In a 2007 Commencement Address at St Vladimir's Orthodox Seminary, Fr Thomas Hopko said this:
I urge you, and, if I could, I would command you, to read St. Anthony’s thirty-eight sayings in the Sayings of the Desert Fathers. Everything we need to know in order to live is there for us in its simplest and clearest form.
As we commemorate St Anthony this Sunday, I thought it worthwhile to look at just one of these sayings. All 38 sayings can easily be found online, however, and I encourage you to read them all periodically.
How often do we think of our brothers and sisters as if our survival depended upon them - “our life and our death is with our neighbor”? We are much more likely to think of them as, at best, companions or fellow travelers, but more commonly as obligations and duties to which we must attend. Perhaps a few of us have been in situations such as warfare where your life truly depends upon the man on your right or left to “have your back”. But most of us, particularly today, live our lives as individuals and see our relationships with others as a sort of social contract entered into to promote social well-being. In this context, St Anthony's saying is jarring in its simplicity and in the power it has to shake us from the lie of individualism with its delusion of independence.
Not one of us is our own and belongs entirely to himself. God has created intentionally, not to be individuals, but to be persons in communion. We are the product of the union of man and woman. We grow and mature in the company of others. And ultimately the goal and meaning of our existence is found in that greatest of all social realities, the Church.
While it might seem ironic, it is not insignificant that the saying under consideration – “our life and death is with our neighbor” – comes from a man who spent years of his life as a hermit, a man who lived in seclusion, alone with God. And yet as we see in the Life of St Anthony, written by St Athanasius, this solitude - being alone with God - was not intended to create an individual saint who had a solitary experience of God all to himself and for himself. For after the years of solitude, intended for his purification and salvation, Anthony the hermit emerged from his cell to be the physician of the world, filled with the grace of the Holy Spirit for the healing of thousands. And thus did St Anthony know better than millions who have spent their life in society that we are not private individuals, islands unto ourselves, but that our lives are knit together inextricably, and that we tear at this fabric, teasing out our own individual threads, to our destruction.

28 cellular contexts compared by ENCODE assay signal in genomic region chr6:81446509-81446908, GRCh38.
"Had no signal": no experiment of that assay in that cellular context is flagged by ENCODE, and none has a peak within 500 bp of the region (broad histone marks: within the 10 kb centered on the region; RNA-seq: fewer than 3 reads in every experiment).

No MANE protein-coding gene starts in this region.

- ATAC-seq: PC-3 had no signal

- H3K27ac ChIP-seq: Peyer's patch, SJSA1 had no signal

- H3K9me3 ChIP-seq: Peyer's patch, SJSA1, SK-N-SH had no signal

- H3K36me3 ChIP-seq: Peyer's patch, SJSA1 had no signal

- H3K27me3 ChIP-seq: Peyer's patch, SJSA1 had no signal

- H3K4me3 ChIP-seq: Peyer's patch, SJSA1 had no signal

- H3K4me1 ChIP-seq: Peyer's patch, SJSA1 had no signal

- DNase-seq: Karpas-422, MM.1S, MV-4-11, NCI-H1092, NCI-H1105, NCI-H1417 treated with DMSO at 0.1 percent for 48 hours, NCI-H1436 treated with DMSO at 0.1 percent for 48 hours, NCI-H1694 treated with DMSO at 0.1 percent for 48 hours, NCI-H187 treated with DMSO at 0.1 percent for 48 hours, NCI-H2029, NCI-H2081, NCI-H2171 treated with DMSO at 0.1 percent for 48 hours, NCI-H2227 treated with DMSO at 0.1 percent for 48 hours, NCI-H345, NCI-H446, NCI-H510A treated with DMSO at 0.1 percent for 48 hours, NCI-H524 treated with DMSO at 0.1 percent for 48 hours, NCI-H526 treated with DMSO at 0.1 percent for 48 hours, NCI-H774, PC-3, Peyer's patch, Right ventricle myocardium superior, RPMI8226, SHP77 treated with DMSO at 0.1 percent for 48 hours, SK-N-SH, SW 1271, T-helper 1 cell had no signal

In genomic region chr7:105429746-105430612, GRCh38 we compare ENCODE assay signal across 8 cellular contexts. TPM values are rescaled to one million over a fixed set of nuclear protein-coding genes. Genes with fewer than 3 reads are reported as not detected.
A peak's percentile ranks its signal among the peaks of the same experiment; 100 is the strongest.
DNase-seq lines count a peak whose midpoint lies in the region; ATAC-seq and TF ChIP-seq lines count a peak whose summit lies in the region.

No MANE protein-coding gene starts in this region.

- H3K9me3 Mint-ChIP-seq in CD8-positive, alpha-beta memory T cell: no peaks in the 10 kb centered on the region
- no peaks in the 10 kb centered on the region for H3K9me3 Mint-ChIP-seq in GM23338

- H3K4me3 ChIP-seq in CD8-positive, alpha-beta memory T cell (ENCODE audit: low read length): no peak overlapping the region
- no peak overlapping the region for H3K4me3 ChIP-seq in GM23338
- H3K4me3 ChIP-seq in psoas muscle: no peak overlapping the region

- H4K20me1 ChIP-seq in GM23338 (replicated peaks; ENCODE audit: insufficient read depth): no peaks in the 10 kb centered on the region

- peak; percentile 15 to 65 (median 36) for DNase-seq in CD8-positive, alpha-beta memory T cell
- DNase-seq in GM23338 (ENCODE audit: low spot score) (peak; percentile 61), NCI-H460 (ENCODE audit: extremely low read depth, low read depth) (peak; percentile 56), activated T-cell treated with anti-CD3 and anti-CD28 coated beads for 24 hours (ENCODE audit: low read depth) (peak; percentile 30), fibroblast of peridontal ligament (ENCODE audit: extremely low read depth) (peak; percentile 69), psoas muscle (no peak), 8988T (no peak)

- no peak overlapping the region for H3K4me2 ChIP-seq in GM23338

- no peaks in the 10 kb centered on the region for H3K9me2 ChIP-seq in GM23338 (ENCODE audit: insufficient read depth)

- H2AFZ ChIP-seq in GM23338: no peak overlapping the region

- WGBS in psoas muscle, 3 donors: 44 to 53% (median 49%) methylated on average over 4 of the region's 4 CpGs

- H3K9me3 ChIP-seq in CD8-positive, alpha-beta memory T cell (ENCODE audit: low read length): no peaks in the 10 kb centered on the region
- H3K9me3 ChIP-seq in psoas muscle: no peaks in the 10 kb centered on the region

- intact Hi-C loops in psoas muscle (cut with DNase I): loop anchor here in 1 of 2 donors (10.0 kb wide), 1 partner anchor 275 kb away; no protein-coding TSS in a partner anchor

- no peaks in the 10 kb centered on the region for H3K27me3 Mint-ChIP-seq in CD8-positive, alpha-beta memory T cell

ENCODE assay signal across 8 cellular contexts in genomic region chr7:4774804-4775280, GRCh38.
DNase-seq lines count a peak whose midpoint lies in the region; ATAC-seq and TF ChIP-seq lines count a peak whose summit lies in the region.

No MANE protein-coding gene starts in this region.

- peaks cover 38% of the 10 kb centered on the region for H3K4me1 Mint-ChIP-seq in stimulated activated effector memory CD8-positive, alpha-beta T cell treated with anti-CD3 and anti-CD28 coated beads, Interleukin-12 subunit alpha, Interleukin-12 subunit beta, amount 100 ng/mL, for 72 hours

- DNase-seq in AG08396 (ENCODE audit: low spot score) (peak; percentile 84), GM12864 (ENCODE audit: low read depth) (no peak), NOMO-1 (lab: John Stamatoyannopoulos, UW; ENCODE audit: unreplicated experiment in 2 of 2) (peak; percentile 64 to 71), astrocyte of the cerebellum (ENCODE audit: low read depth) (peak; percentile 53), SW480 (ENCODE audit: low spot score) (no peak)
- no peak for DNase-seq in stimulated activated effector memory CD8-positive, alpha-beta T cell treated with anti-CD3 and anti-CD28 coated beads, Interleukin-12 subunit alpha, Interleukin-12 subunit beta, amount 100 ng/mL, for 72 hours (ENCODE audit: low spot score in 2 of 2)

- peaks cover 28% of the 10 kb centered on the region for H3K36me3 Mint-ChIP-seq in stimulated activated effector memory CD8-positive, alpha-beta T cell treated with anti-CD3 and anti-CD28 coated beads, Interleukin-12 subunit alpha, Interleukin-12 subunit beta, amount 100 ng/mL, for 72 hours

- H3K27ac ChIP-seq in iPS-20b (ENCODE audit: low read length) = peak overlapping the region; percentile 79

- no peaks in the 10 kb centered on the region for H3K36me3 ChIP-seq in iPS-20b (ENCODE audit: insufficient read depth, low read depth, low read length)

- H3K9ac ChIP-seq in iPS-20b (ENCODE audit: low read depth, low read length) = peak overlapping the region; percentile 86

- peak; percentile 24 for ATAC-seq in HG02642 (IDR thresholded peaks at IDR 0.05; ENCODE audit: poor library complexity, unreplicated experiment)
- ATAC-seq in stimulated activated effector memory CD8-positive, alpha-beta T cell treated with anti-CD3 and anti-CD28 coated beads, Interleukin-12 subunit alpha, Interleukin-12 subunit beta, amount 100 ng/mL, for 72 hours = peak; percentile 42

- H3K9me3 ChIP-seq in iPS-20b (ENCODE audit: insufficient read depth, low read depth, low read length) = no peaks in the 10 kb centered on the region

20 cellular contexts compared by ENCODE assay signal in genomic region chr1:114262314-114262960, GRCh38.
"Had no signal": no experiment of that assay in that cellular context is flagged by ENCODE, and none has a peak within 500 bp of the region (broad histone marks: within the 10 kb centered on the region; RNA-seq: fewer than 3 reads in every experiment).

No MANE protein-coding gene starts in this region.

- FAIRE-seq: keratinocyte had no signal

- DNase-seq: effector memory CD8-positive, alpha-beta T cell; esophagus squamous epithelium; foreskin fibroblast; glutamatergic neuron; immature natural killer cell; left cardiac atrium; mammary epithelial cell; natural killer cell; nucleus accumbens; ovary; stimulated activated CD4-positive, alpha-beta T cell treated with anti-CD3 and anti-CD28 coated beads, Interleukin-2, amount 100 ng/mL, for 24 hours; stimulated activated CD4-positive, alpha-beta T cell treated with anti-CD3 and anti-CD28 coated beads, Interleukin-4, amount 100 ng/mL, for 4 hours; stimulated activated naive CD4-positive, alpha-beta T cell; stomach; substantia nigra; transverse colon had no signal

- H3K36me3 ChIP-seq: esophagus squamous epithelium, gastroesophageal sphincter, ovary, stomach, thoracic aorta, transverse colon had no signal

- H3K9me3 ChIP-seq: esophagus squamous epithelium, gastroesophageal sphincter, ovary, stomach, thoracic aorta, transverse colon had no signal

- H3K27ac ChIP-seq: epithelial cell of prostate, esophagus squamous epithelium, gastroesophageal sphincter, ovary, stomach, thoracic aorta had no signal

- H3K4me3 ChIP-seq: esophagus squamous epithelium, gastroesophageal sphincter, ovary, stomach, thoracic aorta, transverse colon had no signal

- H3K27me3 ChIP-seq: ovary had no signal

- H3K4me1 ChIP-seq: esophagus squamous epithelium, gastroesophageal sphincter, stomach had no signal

And so, brothers and sisters, our life and death is with one another. The Church is not an accident nor is it a religious club, an optional “add-on” if we happen to prefer community. As the old saying goes, “A Christian alone is no Christian.” St Anthony and all the hermits have known this better than millions who have lived in the world but as individuals. We are created by God to be persons in communion, and we will not be saved otherwise. An individual cannot be saved. Only a person can be saved.
Let us live together, then, following the counsel of St Paul:
With love in Christ,
“Give me a word!”
From the sayings of St Anthony ~
Abba Anthony said to Abba Poemen, "This is the great work of man: always to take the blame for his own sins before God and to expect temptation to his last breath.”
He also said, "Whoever has not experienced temptation cannot enter into the Kingdom of Heaven." He even added, "Without temptations no-one can be saved."
Abba Pambo asked Abba Anthony, "What ought I to do?" and the old man said to him, "Do not trust in your own righteousness, do not worry about the past, but control your tongue and your stomach."
Abba Anthony said, "I saw the snares that the enemy spreads out over the world and I said groaning, ‘What can get through from such snares?’ Then I heard a voice saying to me, ‘Humility.’"
He also said, "Some have afflicted their bodies by asceticism, but they lack discernment, and so they are far from God.”
A brother said to Abba Anthony, "Pray for me." The old man said to him, “I will have no mercy upon you, nor will God have any, if you yourself do not make an effort and if you do not pray to God.”